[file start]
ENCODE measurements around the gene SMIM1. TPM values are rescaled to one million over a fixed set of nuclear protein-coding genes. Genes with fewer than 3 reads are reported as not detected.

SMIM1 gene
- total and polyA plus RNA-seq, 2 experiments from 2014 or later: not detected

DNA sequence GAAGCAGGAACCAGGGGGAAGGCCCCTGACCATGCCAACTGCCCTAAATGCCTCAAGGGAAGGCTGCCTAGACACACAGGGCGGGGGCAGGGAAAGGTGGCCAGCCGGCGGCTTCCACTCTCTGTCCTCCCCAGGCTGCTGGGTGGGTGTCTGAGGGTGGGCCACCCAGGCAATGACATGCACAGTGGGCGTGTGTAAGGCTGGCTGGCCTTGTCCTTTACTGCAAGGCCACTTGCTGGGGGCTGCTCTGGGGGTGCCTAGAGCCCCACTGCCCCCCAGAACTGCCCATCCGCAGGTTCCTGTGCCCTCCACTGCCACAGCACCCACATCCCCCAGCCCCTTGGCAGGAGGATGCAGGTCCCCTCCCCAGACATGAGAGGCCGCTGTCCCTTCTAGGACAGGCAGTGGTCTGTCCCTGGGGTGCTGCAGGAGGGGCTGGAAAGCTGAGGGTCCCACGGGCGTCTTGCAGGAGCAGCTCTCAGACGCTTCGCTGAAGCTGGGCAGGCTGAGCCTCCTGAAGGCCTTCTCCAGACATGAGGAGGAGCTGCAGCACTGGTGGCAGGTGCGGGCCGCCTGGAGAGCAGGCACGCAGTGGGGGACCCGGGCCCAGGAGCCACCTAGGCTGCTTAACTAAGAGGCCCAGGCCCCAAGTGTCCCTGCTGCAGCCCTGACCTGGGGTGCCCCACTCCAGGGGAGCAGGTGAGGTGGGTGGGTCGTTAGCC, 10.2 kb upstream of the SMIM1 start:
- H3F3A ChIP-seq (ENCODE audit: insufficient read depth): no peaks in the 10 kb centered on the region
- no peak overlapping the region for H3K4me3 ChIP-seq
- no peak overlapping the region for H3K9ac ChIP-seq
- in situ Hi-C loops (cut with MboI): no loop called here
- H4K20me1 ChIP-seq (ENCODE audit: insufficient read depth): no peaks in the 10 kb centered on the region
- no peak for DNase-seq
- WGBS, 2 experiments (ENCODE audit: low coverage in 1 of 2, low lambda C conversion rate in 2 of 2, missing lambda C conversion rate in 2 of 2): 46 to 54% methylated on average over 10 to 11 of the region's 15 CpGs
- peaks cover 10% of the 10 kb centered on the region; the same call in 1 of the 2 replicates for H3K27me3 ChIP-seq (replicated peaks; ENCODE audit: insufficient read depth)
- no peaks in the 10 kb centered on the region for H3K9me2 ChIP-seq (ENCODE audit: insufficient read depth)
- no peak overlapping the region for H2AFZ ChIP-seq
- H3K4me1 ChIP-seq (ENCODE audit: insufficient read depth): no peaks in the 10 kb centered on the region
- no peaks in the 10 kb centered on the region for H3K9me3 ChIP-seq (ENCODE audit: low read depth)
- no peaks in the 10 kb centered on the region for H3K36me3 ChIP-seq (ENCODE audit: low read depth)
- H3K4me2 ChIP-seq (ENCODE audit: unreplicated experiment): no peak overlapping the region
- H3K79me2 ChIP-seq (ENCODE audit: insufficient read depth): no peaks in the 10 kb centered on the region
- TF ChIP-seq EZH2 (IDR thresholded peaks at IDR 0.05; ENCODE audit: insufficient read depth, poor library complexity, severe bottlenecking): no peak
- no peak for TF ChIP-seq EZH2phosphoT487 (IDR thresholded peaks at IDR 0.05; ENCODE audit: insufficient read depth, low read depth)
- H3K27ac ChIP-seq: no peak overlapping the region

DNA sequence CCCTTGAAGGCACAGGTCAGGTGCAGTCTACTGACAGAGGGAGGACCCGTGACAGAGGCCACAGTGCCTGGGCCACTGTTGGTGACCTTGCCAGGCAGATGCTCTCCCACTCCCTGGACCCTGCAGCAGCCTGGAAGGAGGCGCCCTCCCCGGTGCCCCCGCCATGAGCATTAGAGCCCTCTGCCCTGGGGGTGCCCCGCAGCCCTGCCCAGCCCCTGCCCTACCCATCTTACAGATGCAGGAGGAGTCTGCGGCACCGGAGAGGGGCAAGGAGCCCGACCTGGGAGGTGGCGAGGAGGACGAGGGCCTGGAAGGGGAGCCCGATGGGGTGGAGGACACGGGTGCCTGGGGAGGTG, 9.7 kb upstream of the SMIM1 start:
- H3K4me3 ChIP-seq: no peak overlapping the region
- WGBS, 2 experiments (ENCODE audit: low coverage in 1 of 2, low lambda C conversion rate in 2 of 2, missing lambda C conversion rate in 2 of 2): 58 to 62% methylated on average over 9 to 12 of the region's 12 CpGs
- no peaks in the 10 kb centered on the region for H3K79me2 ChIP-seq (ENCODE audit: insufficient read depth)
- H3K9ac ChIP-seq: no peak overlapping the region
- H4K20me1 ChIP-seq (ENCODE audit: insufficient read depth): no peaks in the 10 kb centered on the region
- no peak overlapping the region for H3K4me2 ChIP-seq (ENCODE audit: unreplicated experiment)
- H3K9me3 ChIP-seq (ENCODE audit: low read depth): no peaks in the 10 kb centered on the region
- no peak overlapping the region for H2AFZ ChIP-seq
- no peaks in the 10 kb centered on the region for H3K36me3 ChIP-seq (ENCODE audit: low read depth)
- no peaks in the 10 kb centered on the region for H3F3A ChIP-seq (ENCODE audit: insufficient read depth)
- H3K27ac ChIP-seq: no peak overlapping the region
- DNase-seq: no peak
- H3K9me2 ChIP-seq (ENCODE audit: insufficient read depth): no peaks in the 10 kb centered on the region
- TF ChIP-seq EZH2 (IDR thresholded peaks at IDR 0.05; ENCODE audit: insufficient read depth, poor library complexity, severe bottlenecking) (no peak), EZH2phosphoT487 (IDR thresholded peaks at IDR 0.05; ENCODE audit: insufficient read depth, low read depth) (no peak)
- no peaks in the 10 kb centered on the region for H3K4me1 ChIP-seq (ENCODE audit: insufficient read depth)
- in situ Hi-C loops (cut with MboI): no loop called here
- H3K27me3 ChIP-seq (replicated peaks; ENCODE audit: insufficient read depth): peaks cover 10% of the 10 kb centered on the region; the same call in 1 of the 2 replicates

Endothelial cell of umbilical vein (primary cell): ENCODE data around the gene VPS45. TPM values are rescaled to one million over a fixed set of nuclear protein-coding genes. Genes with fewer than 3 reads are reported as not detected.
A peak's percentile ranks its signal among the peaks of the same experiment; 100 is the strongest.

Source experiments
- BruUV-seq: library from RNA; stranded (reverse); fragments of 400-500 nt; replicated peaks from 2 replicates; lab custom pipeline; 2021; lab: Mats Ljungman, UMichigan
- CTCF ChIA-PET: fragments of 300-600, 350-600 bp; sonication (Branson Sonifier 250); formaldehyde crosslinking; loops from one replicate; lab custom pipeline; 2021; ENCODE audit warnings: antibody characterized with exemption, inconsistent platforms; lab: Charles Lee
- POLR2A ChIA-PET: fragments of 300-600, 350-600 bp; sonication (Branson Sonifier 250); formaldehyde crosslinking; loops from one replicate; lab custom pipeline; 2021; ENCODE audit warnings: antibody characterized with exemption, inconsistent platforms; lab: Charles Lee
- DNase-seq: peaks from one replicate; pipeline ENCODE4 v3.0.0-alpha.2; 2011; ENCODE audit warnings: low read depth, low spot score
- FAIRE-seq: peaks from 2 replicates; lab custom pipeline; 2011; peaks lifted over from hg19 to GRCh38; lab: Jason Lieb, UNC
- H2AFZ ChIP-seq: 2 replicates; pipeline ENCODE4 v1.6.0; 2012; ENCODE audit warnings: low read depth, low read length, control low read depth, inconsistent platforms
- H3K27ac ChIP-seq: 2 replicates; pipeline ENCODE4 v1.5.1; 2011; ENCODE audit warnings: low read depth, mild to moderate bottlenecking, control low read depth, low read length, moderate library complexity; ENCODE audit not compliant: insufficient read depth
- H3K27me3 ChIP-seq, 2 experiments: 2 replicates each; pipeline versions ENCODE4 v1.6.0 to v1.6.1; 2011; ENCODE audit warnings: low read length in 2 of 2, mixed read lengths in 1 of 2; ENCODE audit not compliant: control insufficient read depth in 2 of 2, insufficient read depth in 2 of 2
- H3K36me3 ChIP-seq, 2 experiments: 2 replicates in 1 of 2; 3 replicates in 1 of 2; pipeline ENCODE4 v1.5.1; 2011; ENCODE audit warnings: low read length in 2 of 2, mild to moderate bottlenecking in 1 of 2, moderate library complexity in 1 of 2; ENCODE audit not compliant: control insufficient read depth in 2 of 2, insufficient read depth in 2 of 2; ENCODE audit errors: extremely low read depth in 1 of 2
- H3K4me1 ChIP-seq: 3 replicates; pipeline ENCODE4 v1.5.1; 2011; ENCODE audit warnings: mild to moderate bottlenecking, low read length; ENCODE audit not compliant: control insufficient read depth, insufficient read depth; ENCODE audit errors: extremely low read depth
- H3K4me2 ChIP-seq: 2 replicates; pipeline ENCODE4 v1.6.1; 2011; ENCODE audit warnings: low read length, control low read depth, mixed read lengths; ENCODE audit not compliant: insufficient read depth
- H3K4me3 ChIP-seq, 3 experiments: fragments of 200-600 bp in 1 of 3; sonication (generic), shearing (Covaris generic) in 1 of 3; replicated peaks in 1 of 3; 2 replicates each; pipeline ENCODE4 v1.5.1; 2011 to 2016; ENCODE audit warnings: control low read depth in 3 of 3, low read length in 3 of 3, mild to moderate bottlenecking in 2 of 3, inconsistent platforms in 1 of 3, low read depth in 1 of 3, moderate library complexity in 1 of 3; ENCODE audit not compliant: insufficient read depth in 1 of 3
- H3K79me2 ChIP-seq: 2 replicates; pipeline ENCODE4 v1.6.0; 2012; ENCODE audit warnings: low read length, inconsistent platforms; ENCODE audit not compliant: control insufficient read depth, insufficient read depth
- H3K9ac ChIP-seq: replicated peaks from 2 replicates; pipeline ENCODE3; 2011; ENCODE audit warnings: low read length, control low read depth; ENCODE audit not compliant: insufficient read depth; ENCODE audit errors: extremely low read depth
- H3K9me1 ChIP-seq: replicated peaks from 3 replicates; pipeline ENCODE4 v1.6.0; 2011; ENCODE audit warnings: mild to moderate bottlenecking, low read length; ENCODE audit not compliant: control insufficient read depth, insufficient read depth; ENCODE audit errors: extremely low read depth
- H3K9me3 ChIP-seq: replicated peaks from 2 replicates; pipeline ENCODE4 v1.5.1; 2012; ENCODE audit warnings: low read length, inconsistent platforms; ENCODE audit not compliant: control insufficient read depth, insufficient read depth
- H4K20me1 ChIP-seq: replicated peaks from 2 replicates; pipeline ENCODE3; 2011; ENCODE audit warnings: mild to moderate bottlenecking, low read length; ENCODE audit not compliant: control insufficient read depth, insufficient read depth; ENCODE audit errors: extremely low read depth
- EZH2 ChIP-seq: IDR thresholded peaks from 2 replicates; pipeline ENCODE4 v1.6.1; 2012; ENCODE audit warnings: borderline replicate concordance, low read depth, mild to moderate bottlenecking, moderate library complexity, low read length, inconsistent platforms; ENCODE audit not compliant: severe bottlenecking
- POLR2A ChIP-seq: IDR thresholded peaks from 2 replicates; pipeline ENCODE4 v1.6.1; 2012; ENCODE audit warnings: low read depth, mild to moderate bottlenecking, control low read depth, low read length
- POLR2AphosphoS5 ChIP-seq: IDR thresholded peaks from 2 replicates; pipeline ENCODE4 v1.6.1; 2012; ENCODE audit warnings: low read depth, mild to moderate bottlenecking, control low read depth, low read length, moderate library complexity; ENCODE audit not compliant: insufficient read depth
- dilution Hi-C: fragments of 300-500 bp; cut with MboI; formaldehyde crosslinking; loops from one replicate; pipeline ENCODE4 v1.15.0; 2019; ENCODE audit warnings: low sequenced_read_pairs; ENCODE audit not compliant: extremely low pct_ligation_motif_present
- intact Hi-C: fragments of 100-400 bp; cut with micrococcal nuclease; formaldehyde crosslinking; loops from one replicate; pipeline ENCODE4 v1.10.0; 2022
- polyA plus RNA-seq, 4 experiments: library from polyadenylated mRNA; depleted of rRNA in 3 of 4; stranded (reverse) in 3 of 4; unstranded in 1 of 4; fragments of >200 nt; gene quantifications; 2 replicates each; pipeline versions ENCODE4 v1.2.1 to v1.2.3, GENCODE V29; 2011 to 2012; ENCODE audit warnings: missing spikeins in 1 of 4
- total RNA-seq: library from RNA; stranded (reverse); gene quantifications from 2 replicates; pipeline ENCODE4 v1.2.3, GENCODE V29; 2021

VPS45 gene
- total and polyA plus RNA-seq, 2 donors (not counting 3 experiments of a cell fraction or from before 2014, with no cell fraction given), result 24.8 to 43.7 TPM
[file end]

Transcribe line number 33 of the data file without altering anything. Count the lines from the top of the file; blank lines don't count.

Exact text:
- no peaks in the 10 kb centered on the region for H3F3A ChIP-seq (ENCODE audit: insufficient read depth)